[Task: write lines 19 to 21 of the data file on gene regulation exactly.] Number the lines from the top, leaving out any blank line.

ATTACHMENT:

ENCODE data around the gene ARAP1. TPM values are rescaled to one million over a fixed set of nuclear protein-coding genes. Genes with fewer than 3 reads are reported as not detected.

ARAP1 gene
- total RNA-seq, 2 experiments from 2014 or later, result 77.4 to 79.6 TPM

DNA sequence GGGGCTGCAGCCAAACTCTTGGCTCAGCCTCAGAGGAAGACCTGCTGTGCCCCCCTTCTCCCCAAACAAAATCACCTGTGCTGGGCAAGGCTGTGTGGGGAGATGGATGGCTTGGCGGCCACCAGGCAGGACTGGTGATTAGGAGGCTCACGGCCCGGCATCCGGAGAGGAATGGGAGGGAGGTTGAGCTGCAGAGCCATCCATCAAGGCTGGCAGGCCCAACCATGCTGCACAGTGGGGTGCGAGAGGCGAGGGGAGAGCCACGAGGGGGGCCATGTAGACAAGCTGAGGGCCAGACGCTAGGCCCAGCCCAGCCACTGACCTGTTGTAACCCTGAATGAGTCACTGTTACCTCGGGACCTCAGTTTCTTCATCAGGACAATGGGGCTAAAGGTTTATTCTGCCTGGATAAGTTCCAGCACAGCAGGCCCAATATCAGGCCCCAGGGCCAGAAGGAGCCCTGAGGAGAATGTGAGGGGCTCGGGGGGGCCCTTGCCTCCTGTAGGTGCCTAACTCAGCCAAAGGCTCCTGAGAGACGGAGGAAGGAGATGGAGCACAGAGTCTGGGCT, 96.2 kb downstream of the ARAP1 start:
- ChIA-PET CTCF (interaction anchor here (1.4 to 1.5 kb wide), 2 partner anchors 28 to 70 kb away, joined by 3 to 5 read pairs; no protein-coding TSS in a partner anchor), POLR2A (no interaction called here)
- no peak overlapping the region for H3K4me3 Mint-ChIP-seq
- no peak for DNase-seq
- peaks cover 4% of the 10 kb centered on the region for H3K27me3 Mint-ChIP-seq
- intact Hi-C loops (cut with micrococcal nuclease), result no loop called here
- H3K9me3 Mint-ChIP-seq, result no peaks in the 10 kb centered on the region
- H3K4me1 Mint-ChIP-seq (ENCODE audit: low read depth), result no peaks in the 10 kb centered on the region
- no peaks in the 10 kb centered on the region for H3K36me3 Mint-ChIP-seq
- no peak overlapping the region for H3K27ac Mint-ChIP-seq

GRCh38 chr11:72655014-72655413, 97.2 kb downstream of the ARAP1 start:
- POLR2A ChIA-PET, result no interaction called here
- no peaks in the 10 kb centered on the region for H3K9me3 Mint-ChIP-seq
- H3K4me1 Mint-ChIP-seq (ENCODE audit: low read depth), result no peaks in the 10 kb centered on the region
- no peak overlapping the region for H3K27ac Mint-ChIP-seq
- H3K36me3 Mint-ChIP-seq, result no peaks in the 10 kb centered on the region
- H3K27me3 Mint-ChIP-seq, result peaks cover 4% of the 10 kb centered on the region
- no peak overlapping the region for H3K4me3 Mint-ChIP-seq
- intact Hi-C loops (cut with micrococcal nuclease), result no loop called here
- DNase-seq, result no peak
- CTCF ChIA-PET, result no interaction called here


- H3K36me3 Mint-ChIP-seq, result no peaks in the 10 kb centered on the region
- H3K27me3 Mint-ChIP-seq, result peaks cover 4% of the 10 kb centered on the region
- no peak overlapping the region for H3K4me3 Mint-ChIP-seq